© The Financial Times Ltd 2016
FT and 'Financial Times' are trademarks of The Financial Times Ltd.
The Financial Times and its journalism are subject to a self-regulation regime under the FT Editorial Code of Practice.
February 22, 2011 7:42 pm
Shareholders pushing for changes to the way US company directors are elected look set to gain significant support at a test case vote on the issue at Apple’s annual meeting on Wednesday.
In an important indicator of investor willingness to press for greater shareholder rights, the California Public Employees’ Retirement System has put a proposal to the meeting seeking to introduce majority voting on the election of directors.
One of the first and most high-profile meetings of this year’s proxy season, the result of a non-binding proposal is expected to point to the outcome of votes elsewhere.
With almost 60 per cent of the votes cast so far, 74 per cent have voted in favour of changing the company’s voting system, according to Calpers.
“Majority voting is the number one issue as far as shareholder resolutions go,” said Patrick McGurn of proxy adviser Institutional Shareholder Services. “This is the year that the focus shifts back to annual meetings from regulatory changes.”
As part of a campaign by the three largest US pension funds, Calpers asked 58 large US companies to adopt majority voting.
“There are all manner of issues shareholders might want to address” said Anne Simpson, senior portfolio manager in charge of corporate governance at Calpers.
“But if you don’t have consequences, a vote on board members, then really this is all talk.”
So far, 28 companies contacted by Calpers have adopted the measure or are committed to doing so.
Apple elects directors under a “plurality” voting system, which allows directors in unopposed elections to be elected by a single “yes” vote. It is fighting the proposal, arguing that a quirk of California law means it would lose discretionary powers to ignore a vote where a director has shareholder support, but does not gather enough votes to hit the required quorum level – just over 25 per cent of a company’s shares.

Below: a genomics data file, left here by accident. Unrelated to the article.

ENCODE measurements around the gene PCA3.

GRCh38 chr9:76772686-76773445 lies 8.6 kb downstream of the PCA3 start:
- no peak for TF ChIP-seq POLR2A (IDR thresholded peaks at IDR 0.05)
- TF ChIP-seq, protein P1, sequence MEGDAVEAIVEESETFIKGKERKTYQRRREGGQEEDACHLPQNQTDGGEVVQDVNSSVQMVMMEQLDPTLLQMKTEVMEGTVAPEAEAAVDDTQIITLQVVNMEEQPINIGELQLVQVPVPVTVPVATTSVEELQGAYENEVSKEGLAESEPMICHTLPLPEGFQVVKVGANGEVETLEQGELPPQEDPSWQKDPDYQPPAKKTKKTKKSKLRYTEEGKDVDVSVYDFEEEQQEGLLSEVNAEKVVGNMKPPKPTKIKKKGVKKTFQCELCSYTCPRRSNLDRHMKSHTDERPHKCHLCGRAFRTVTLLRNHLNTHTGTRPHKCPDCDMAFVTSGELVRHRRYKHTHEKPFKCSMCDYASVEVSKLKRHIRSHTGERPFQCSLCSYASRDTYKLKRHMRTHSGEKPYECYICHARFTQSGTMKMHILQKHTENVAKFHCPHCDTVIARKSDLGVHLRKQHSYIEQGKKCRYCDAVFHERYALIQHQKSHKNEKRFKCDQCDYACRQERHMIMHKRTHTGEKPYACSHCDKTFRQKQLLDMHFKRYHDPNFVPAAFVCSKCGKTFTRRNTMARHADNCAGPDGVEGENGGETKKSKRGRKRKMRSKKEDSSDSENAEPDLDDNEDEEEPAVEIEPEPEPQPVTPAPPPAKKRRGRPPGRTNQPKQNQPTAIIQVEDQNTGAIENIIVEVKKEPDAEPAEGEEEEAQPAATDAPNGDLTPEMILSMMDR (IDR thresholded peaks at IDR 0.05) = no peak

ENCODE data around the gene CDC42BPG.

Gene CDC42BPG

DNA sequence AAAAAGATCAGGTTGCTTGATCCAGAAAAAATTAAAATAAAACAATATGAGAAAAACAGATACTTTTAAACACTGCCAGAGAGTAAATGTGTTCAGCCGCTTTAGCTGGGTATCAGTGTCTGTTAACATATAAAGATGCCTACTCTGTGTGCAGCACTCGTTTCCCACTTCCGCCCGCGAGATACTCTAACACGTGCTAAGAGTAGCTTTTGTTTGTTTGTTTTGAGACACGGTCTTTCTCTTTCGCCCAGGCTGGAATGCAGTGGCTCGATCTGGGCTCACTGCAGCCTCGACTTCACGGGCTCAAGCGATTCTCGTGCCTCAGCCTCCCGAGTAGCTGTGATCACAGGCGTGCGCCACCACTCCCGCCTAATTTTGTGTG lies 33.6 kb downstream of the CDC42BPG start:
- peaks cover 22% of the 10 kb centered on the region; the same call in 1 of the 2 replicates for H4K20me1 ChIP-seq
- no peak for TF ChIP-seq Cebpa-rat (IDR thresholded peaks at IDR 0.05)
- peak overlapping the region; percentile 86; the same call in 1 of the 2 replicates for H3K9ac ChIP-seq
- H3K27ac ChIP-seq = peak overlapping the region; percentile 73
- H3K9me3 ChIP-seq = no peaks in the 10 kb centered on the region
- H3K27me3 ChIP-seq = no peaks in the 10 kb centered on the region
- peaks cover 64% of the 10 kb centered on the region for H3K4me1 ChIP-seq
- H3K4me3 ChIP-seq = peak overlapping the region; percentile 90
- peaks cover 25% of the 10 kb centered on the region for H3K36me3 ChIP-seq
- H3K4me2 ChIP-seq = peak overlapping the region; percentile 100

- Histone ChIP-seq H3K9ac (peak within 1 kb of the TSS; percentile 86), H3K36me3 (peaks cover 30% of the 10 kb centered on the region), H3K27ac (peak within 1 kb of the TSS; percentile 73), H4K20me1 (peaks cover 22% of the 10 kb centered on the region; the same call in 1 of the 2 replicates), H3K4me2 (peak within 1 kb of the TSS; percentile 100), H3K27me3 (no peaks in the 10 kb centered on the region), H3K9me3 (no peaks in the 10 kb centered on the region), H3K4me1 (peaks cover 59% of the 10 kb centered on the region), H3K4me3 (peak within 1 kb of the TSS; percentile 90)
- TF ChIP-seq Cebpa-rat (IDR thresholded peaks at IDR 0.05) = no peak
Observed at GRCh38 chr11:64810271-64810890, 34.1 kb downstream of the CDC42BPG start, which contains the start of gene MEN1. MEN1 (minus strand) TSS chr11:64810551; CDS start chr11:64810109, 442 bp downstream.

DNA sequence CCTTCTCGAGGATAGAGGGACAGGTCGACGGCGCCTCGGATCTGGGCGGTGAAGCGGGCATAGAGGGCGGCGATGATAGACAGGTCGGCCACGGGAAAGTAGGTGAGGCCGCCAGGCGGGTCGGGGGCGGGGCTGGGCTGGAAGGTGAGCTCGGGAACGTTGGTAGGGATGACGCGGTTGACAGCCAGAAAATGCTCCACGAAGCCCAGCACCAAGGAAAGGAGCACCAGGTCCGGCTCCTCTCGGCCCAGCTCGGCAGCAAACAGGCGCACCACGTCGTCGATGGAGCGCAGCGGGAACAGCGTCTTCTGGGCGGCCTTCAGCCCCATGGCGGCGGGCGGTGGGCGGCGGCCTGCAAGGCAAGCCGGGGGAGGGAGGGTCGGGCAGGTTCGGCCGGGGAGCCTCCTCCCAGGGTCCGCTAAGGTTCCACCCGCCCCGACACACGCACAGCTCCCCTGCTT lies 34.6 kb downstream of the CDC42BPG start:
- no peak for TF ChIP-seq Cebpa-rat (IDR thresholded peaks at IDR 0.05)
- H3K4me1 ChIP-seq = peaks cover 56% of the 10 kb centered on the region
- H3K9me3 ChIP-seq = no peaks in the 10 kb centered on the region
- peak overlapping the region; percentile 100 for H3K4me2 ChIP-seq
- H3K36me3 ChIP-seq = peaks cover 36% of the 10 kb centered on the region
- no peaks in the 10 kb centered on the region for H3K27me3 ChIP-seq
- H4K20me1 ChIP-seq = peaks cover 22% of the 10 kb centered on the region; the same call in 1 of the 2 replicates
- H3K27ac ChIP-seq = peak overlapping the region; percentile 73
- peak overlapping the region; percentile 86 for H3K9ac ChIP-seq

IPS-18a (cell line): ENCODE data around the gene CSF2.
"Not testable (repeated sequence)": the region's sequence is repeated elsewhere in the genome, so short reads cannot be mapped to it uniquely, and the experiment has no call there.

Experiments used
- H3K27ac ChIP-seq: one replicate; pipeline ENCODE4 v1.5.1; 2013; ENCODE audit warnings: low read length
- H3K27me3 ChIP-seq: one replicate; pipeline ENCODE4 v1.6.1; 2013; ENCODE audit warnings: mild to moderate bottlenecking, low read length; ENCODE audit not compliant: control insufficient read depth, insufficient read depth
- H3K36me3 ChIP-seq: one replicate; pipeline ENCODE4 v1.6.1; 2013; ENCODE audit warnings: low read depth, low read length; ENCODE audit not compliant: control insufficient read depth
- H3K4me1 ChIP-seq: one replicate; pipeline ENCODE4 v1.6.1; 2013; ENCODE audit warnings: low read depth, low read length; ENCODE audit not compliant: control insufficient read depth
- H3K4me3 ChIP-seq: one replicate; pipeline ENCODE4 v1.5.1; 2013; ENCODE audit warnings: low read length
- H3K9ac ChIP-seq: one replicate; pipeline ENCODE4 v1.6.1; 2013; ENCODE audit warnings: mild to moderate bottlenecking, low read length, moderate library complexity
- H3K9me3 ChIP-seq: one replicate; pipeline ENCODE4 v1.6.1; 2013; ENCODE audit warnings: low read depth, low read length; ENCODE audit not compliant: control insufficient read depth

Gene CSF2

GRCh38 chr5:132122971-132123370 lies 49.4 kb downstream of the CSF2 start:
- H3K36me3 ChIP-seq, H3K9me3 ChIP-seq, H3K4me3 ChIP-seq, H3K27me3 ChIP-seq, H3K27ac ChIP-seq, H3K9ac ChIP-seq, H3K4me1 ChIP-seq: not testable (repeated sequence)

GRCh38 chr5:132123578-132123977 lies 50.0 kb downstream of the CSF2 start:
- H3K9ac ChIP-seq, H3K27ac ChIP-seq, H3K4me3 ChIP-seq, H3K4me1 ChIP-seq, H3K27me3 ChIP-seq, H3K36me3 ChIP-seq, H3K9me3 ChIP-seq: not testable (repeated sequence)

Apple shareholders “have always had the ability to remove directors with or without cause for any reason, including to express dissatisfaction with a particular director”, said the company in its proxy statement sent to investors.
Calpers itself holds only 0.24 per cent of Apple’s shares. However, the influential ISS has recommended that its clients support the proposal.
TIAA-CREF, which owns 0.98 per cent of Apple, and has a long history of advocacy for shareholder rights, will on Thursday publish a new policy statement on corporate governance. As a first principle, “directors should be elected annually by a majority rather than a plurality of votes cast”, the document says.
Copyright The Financial Times Limited 2016. You may share using our article tools.
Please don't cut articles from FT.com and redistribute by email or post to the web.
Sign up for email briefings to stay up to date on topics you are interested in